Clark resumes Campbell arrogance

Why have a month-long legislature session in the summer? To get the balanced budget through before real results emerge

Premier Christy Clark's chair will remain empty for most of the sudden summer session of the legislature.

VICTORIA – Call it the Beach Blanket Budget.

Despite having to campaign once again to win a seat in a byelection, Premier Christy Clark has ordered the legislature to sit without her through most of July to pass the budget that was tabled before the election.

This rare summer session ensures a couple of things. First, there will be less time for real financial results to contradict the rosy predictions made by Finance Minister Mike de Jong in February.

Second, it ensures that there will be minimum public attention paid to the deliberations, as people focus on their summer vacations and put the business of running the province aside again.

B.C. Liberal house leader Mike de Jong insists there has been no decision made on whether the legislature will sit again in the fall. The standard schedule, put in place under former premier Gordon Campbell, calls for MLAs to assemble in October and November, to consider legislation, after a spring devoted to the budget and ministry spending.

This was a serious reform that went along with four-year scheduled elections. But Campbell soon abandoned this noble approach, with fall sessions dwindling to a few days to deal with urgent issues or disappearing altogether.

I expected Clark to reverse that after she led the party to victory in May and consigned the Campbell era to the history books. Open, accountable government and all that.

So why the summer session? I’m inclined to agree with NDP house leader John Horgan, who meets privately with de Jong in his role of government house leader to thrash out schedules. Here’s Horgan’s message to Clark and her government as he emerged from the latest meeting:

“You ran on a platform that you claimed you were ready to implement. And what we’re getting instead is, ‘let’s jam ’em in here while the media’s on holidays, while people are at the beach thinking about other things. We’ll pass our bogus budget and then we’ll see you in February’.”

Is the budget accurate, or “bogus,” or somewhere in between? They’re always projections, so that can’t be determined until next year. But the proposal to keep the increase in overall spending to less than two per cent, with nearly all the increase going to health and education, is difficult to accept.

During his time, Campbell topped the Fraser Institute’s ranking of most fiscally responsible premiers, limiting spending growth to 4.4 per cent. During those same years, average provincial economic growth was only 4.1 per cent, meaning that under the supposedly tight-fisted, tax-cutting Campbell, government continued to grow to more than 20 per cent of gross domestic product.

Clark has indicated several times since her surprise election win that she intends to make government smaller. That’s the difference between her “core review” of government programs and the one conducted by Campbell in the painful first years of his mandate.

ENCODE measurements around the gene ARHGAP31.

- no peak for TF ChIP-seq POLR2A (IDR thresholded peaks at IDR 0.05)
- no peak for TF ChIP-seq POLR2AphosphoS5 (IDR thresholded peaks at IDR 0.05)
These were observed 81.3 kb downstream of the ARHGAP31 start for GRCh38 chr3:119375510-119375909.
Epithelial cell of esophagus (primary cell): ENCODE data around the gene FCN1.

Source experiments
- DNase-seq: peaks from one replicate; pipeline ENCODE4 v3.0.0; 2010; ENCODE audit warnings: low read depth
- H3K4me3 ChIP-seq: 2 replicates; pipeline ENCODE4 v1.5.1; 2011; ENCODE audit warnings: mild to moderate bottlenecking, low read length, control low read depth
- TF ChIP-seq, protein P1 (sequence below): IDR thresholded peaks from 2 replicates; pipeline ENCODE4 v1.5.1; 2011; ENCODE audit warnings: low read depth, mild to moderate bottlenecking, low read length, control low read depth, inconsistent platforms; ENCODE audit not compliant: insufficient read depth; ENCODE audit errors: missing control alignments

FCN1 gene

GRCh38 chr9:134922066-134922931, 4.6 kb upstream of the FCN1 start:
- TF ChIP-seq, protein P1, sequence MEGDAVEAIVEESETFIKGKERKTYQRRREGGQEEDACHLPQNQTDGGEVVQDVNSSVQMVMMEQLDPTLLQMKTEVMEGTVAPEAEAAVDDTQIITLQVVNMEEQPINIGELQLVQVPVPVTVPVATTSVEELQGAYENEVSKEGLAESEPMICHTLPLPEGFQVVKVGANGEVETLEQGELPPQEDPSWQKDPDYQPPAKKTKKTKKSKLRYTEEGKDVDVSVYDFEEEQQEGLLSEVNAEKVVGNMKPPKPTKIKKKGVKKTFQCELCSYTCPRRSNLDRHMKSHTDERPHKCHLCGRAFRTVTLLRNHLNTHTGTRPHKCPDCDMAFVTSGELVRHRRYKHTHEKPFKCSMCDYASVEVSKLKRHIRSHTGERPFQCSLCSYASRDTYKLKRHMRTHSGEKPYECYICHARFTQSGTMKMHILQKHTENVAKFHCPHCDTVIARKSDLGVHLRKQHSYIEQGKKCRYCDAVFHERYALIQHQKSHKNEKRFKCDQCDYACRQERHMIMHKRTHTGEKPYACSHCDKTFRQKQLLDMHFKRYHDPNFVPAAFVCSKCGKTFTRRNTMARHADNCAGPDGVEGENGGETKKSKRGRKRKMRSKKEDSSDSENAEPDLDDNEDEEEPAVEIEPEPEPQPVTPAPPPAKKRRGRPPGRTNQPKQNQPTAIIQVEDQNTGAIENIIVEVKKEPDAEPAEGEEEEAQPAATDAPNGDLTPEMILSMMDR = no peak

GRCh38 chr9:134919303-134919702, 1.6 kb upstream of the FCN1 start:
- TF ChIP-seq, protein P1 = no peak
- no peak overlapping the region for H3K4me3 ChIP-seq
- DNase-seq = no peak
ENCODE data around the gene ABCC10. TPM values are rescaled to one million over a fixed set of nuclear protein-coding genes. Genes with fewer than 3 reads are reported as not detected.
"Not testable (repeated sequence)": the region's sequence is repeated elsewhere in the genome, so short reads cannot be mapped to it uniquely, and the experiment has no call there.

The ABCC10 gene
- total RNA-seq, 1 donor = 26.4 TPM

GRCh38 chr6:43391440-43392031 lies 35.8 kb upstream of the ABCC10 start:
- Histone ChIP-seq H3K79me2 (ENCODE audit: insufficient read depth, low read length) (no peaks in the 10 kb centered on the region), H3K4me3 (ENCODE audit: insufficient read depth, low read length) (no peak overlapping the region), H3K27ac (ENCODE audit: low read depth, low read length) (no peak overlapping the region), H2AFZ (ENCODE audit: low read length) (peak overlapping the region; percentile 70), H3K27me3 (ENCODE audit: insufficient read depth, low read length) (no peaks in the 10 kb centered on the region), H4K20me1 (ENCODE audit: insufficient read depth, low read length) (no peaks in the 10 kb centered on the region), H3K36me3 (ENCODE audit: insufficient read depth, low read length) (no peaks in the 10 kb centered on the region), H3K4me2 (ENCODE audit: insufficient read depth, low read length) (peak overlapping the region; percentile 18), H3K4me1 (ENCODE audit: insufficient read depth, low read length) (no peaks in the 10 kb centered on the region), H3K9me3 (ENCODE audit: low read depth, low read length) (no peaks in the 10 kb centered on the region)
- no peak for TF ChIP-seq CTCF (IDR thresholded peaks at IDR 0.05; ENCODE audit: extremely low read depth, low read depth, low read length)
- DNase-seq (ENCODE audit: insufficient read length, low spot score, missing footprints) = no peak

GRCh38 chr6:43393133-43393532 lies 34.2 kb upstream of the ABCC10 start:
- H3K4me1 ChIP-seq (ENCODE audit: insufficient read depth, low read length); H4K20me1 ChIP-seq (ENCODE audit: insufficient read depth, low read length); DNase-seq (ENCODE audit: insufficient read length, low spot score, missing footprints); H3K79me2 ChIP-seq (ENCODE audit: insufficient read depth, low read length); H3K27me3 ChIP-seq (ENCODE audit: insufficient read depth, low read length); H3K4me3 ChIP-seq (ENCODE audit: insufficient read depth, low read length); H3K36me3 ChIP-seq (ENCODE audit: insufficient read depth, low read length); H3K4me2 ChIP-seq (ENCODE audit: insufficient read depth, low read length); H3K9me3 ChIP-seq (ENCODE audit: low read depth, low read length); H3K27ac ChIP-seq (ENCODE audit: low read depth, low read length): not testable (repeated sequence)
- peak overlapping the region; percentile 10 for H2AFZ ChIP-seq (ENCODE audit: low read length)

This is why I mentioned last week that one of the more significant instructions given to Clark’s cabinet ministers was to examine turning the Liquor Distribution Branch into a separate corporation with its own board of directors.

That in itself may slightly increases the size of government. But it could be a preliminary step to selling the whole thing off and reducing the government’s role to taxing and regulating booze sales.

You can imagine how that would go over with the NDP, with former liquor store union boss George Heyman among the loudest opposition MLAs.

This is the kind of change that should be debated in public, not by press release.

Tom Fletcher is legislative reporter and columnist for Black Press and BCLocalnews.com

 

Just Posted

49ers regroup to hold off Lakehill

6-2 victory not one of Cowichan’s best, says coach

Climate strike draws huge crowd in Duncan

Millions strike for climate worldwide

Never Ending Summer Affair at Shawnigan looks on the bright side of life

A drop or two of rain won’t stop Shawnigan Lake folks from having a good time outdoors

PHOTOS: Young protesters in B.C. and beyond demand climate change action

Many demonstaers were kids and teens who skipped school to take part

Walmart to quit selling e-cigarettes amid vaping backlash

U.S.’s largest retailer points to ‘growing’ complications in federal, state and local regulations

Former B.C. lifeguard gets house arrest for possession of child porn

Cees Vanderniet of Grand Forks will serve six months of house arrest, then two years’ probation

Crown alleges resentment of ex-wife drove Oak Bay father to kill his daughters

Patrick Weir alleged in his closing arguments that Andrew Berry is responsible for the deaths of his daughters

How to react to Trudeau’s racist photos? With humility, B.C. prof says

‘We are now treating racism as a crime that you cannot recover from’

‘I’d do it again,’ says B.C. man who swam naked, drunk in Toronto shark tank

David Weaver, of Nelson, was drunk when he went to Ripley’s Aquarium in Toronto on Oct. 12 2018

Victoria man spots online photo of his totem pole 11 years after it was stolen

Mark Trueman restored the pole himself before it was stolen off of his property in Duncan

VIDEO: Fire destroys Williams Lake strip club targeted by past arson attempts

Diamonds and Dust Entertainment Lounge destroyed by fire, as well as New World Tea and Coffee House

Trudeau seeks meeting with Singh to apologize for blackface, brownface photos

‘I will be apologizing to him personally as a racialized Canadian,’ Trudeau said Friday

Most Read